Judith Hampton was as beautiful as she was proud and loyal. Her dear Scottish friend from childhood was about to give birth, and Judith had promised to be at her side. But there was another, private reason for the journey from her bleak English home to the Highlands: to meet the father she had never known, the Laird Maclean. Nothing prepared her, however, for the sight of the Scottish barbarian who was to escort her into his land...Iain Maitland, Laird of his clan, a man more powerfully compelling than any she had ever encountered.
In a spirited clash of wills and customs, Judith reveled in the melting bliss of Iain's searching kisses, his passionate caresses. Perplexed by her sprightly defiance, bemused by her tender nature, Iain felt his soul growing into the light and warmth of her love. Surely nothing would wrench her from the affection and trust of Iain and his clan...not even the truth about her father, a devastating secret that could shatter the boldest alliance, and the most glorious of loves!
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From Chapter One
Iain Maitland was a mean son of a bitch when he was riled.
He was riled now. The black mood came over him the minute his brother Patrick told him about the promise he'd given his sweet wife, Frances Catherine.
If Patrick had wanted to surprise his brother, he'd certainly accomplished that goal. His explanation had rendered Iain speechless.
The condition didn't last long. Anger quickly took over. In truth, the ridiculous promise his brother had given his wife wasn't nearly as infuriating to Iain as the fact that Patrick had called the council together to render their official opinion on the matter. Iain would have stopped his brother from involving the elders in what he considered to be a private, family matter, but he'd been away from the holding at the time, hunting down the Maclean bastards who'd waylaid three unseasoned Maitland warriors, and when he'd returned home, weary but victorious, the deed had already been done.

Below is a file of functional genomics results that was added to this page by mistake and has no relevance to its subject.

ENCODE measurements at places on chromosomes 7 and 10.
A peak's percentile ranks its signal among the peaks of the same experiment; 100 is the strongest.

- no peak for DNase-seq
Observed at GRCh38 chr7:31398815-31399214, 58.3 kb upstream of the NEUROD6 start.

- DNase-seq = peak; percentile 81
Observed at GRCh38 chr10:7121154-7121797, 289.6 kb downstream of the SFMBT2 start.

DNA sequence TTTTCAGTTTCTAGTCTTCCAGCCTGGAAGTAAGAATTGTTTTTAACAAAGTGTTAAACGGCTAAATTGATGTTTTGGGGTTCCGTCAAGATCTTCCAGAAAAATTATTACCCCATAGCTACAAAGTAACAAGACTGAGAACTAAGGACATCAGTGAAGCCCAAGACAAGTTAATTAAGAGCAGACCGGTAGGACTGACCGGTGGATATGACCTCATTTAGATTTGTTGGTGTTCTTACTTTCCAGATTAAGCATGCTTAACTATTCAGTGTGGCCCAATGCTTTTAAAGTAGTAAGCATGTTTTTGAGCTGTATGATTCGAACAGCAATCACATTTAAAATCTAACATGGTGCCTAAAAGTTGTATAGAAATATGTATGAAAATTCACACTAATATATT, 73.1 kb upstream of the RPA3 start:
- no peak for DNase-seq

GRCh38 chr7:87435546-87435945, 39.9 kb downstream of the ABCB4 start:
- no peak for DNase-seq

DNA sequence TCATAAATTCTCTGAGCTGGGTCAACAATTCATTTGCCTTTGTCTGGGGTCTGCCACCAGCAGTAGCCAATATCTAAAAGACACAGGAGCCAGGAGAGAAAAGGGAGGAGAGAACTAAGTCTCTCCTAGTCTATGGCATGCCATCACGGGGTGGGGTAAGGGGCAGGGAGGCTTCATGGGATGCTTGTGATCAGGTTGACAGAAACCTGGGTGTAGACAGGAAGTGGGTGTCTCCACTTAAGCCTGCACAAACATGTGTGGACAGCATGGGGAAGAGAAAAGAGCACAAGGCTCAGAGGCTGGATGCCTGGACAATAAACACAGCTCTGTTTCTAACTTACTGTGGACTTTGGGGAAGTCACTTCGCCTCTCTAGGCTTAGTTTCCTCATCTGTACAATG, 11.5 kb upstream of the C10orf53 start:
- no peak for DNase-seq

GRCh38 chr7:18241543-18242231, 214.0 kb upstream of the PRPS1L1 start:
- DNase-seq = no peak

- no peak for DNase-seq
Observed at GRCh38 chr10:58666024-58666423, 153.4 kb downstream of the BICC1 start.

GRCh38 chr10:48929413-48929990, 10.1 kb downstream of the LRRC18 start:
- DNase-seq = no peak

Leave it to Patrick to take a simple issue and complicate the hell out of it. It was apparent he hadn't consider any of the ramifications of his rash behavior. Iain, as the newly appointed laird over the clan, would now be expected to put his duties to his immediate family aside, his loyalty, too, and act solely as the council's advisor.
He wasn't about to meet those expectations, of course. He would stand beside his brother no matter how much opposition came from the elders. He wouldn't allow Patrick to be punished, either. And if need be, he was fully prepared to fight.
Iain didn't share his decision with his brother for the simple reason that he wanted Patrick to suffer the uncertainty awhile longer. If the ordeal proved painful enough, perhaps Patrick would finally learn to use a little restraint.
The council of five had already gathered in the great hall to hear Patrick's petition when Iain finished his duties and made his way up the hill. Patrick was waiting in the center of the courtyard. He looked ready to go into battle. His legs were braced apart, his hands were in fists at his sides, and the scowl on his face was as fierce as the thunderstorm brewing overhead.
Iain wasn't at all impressed with his brother's bluster. He shoved Patrick out of his path when he tried to block his way, and continued on toward the steps to the keep.